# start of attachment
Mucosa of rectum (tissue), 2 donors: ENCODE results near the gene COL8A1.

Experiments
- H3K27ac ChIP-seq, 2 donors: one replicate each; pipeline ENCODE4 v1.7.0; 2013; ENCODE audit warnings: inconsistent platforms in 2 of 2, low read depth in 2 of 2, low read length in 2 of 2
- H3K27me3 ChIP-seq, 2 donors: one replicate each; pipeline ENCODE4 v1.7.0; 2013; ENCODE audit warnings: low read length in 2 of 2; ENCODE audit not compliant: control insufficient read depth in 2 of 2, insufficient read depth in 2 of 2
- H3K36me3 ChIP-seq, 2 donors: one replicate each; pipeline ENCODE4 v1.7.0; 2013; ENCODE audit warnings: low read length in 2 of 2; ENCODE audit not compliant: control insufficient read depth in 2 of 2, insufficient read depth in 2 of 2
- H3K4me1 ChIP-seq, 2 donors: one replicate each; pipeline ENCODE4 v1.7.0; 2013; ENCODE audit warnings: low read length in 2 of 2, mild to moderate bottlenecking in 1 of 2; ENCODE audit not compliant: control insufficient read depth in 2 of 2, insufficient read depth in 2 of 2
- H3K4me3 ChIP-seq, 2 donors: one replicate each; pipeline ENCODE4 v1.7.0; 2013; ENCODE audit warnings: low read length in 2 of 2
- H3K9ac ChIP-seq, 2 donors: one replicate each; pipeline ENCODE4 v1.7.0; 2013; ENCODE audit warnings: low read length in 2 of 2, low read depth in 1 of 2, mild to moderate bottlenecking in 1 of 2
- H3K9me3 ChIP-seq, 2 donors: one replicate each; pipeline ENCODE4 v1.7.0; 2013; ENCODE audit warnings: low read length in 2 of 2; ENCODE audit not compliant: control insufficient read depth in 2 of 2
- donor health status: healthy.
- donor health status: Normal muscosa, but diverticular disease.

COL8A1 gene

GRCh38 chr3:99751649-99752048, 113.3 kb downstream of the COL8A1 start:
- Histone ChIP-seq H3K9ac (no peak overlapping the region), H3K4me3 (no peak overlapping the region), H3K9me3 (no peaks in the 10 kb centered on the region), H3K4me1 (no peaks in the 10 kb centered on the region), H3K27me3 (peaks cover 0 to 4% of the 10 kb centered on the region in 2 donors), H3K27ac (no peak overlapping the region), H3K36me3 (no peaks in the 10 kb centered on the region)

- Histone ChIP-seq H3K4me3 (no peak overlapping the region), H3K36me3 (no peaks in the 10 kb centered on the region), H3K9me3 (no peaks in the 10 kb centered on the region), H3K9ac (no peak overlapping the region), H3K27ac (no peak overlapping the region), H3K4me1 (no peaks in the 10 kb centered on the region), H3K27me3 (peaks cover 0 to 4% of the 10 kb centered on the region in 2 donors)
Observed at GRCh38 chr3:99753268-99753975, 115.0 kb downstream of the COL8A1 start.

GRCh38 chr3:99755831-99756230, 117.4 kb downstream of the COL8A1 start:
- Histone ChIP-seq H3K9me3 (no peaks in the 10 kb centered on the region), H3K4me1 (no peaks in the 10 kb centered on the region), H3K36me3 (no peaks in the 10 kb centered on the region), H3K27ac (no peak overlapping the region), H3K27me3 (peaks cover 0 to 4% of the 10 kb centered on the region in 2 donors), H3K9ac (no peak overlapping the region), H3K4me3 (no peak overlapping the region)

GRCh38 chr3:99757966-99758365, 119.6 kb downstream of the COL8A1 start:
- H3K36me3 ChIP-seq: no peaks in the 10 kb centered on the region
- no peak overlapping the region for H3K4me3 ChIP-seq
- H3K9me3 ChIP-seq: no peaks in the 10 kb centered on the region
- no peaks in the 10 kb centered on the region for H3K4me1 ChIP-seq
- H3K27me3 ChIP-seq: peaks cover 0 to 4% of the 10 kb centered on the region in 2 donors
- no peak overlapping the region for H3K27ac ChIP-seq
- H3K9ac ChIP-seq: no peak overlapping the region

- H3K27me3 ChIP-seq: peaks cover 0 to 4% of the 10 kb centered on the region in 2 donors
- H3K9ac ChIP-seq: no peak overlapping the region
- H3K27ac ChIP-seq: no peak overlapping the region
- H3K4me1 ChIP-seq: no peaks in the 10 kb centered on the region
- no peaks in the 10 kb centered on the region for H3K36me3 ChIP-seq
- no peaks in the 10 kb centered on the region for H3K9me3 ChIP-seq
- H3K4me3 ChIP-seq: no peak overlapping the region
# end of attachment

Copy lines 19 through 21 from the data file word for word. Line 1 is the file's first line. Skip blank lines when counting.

GRCh38 chr3:99757966-99758365, 119.6 kb downstream of the COL8A1 start:
- H3K36me3 ChIP-seq: no peaks in the 10 kb centered on the region
- no peak overlapping the region for H3K4me3 ChIP-seq